# Calculating Speed with an accelerometer

Discussion in 'Electronic Design' started by [email protected], Mar 7, 2005.

1. ### Guest

Im thinking of a senior project for next year, and thought of making a
module that calculates velocity and then can transmit the data
wirelessly. I could demonstrate it on a r/c car, rocket, etc.

The wireless data transmission isnt the problem, the speed calculation
accelerometers that output a PWM signal that a micro could then count
over time and determine velocity.

But since theres no absolute reference coming from the accelerometer,
it seems like the calculated velocity could easily get out of sync over
time and with stop/go bumpy acceleration.

Anybody have any thoughts on this? Are there other approaches better
suited?

Ben

2. ### martin griffithGuest

On 7 Mar 2005 13:39:25 -0800, in sci.electronics.design
GPS seems obvious

martin

"An eye for an eye makes the whole world blind"
Gandhi

Integral of acceleration provides velocity information, subject to
restrictions of the resolution of your measurements and the bandwidth of

Voltage across the drive motor also provides velocity information,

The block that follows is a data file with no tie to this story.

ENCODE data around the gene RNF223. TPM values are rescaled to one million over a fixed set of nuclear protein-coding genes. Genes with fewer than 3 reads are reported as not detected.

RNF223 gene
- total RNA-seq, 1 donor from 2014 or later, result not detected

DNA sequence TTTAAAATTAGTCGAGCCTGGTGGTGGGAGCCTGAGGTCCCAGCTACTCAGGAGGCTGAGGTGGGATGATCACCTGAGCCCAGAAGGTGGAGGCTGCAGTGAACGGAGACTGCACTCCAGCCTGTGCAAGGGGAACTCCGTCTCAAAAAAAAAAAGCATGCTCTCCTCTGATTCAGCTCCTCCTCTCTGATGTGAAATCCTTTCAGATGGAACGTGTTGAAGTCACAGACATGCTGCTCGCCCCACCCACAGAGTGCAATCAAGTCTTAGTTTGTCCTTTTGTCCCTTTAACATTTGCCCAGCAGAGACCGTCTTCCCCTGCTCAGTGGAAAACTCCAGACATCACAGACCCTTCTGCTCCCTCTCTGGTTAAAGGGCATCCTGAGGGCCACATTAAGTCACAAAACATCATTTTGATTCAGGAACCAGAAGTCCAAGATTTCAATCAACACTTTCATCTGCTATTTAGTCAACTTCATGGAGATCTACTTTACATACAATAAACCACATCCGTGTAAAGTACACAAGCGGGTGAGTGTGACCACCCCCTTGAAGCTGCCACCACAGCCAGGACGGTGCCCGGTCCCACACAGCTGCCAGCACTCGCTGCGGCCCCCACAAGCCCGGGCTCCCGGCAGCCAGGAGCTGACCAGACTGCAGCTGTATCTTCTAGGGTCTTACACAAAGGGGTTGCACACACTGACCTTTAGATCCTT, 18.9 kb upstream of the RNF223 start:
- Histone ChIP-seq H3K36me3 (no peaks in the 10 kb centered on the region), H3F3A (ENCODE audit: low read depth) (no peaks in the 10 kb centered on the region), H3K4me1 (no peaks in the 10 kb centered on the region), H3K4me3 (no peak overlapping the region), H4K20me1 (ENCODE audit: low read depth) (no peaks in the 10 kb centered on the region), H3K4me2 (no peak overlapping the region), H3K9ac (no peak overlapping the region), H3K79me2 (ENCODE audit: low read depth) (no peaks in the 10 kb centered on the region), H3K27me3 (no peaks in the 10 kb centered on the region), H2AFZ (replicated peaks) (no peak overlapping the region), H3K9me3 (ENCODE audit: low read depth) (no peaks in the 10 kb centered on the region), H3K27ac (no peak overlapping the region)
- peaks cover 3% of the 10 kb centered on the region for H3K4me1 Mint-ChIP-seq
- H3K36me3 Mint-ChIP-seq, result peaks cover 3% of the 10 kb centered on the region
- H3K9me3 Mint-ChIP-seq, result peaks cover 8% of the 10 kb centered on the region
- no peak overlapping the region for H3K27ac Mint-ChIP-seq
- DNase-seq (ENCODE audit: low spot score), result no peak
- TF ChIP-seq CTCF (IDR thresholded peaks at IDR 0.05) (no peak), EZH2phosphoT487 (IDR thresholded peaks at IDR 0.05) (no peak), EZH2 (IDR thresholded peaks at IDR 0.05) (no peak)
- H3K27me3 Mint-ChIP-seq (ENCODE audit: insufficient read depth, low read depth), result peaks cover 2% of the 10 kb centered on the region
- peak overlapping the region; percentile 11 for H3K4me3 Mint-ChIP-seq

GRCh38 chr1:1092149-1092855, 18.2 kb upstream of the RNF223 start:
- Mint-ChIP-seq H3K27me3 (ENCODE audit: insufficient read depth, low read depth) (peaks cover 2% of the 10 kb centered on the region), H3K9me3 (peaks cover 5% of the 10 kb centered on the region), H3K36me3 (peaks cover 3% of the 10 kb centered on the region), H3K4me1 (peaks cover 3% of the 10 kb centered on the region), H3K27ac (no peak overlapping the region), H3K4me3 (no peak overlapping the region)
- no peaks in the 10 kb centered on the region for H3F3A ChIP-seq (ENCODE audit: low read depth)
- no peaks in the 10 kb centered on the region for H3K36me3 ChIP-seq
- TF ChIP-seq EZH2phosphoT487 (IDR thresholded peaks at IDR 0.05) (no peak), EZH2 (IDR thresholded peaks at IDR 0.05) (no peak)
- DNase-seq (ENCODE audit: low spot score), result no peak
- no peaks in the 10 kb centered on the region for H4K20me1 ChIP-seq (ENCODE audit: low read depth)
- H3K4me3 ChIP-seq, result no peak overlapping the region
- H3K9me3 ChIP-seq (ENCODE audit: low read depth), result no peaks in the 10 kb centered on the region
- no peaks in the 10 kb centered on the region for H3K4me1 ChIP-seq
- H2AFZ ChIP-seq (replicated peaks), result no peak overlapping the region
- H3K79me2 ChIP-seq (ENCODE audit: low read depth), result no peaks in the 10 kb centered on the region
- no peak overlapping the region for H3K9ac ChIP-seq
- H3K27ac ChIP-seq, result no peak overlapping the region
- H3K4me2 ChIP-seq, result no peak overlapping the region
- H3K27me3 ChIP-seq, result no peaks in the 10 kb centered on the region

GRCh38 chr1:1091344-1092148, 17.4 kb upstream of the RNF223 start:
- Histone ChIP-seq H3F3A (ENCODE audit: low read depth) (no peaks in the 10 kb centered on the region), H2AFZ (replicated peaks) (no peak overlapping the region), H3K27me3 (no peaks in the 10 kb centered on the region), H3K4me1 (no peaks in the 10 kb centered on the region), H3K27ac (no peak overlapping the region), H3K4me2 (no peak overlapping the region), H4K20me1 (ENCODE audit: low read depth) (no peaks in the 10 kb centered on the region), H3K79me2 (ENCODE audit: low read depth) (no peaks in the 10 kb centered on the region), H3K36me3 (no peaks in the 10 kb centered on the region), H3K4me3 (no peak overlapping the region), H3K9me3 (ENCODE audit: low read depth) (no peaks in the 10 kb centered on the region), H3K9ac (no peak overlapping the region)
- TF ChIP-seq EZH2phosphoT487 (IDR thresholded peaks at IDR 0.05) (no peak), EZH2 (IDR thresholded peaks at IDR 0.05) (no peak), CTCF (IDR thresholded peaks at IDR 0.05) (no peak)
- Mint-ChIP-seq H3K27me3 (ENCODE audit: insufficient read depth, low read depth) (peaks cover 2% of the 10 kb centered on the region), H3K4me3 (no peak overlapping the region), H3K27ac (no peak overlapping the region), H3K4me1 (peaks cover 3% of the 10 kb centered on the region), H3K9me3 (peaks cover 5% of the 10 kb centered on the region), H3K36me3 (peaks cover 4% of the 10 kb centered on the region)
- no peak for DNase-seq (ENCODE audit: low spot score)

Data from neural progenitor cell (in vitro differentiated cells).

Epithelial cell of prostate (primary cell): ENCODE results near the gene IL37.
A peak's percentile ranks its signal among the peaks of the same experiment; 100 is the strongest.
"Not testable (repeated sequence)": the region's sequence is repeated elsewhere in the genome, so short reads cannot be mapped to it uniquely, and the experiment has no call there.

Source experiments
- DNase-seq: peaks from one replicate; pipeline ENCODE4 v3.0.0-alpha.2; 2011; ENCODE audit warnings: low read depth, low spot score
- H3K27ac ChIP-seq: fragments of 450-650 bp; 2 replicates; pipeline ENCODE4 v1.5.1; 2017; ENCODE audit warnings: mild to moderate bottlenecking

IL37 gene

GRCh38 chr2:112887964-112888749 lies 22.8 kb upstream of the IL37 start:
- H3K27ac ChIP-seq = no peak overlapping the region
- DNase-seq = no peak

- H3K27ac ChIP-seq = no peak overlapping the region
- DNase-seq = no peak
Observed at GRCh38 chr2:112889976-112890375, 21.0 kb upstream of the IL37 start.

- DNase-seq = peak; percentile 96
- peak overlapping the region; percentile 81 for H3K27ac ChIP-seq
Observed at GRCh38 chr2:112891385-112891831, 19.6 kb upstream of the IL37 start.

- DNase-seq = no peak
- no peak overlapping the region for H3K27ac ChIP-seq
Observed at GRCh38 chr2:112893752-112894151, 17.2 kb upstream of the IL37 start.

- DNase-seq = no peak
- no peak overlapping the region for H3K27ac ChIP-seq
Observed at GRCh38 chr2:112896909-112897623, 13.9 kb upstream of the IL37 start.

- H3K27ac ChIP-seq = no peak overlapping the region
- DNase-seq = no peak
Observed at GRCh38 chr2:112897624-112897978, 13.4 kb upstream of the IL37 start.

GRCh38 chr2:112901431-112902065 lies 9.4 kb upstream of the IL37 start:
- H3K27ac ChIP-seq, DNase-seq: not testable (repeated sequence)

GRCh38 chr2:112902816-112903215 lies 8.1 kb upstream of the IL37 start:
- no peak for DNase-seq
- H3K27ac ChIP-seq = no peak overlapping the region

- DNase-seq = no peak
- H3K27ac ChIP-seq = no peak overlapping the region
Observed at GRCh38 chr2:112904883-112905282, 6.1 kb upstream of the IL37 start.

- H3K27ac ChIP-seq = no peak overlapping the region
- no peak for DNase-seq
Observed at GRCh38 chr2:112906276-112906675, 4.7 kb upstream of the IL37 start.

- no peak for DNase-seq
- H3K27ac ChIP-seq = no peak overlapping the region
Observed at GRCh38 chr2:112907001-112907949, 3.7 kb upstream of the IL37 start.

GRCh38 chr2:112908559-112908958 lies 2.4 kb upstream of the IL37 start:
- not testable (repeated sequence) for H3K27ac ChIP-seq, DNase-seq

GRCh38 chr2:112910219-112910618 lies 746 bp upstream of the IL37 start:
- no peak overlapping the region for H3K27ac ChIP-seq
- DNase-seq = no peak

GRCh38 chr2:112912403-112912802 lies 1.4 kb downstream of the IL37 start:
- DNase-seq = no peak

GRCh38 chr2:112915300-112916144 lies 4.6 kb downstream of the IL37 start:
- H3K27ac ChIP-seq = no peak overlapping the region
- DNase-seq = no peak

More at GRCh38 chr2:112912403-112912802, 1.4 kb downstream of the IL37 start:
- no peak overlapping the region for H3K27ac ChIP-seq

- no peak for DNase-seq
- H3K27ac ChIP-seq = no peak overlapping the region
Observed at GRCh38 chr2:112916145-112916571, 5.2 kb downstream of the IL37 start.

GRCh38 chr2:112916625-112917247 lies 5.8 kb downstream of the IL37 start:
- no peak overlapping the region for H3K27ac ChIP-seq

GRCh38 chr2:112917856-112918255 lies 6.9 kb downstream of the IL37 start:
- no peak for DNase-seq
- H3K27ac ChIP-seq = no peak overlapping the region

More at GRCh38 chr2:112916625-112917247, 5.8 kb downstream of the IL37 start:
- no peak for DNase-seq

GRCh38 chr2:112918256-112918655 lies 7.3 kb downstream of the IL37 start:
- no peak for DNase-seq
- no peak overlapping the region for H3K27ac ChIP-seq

subject to a voltage drop error in the armature resistance when
providing torque (either due to friction (minimal) or acceleration), and
scaled by an unknown constant.

Creative coding in a micro may allow these techniques to cross check
each other.

4. ### Phil HobbsGuest

<snip>

Using accelerometers by themselves tends to become inaccurate very
quickly, since any dc offset or drift turns into a position error that
grows quadratically or cubically, respectively, with time.

Inertial navigation of this sort is very much easier for a land vehicle
than for a rocket, because in free fall, the acceleration due to gravity
won't register on the accelerometer--and tiny, tiny errors in finding
the vertical direction have large effects.

Cheers,

Phil Hobbs

5. ### DaveMGuest

If you think about it, an accelerometer measures change in velocity. At a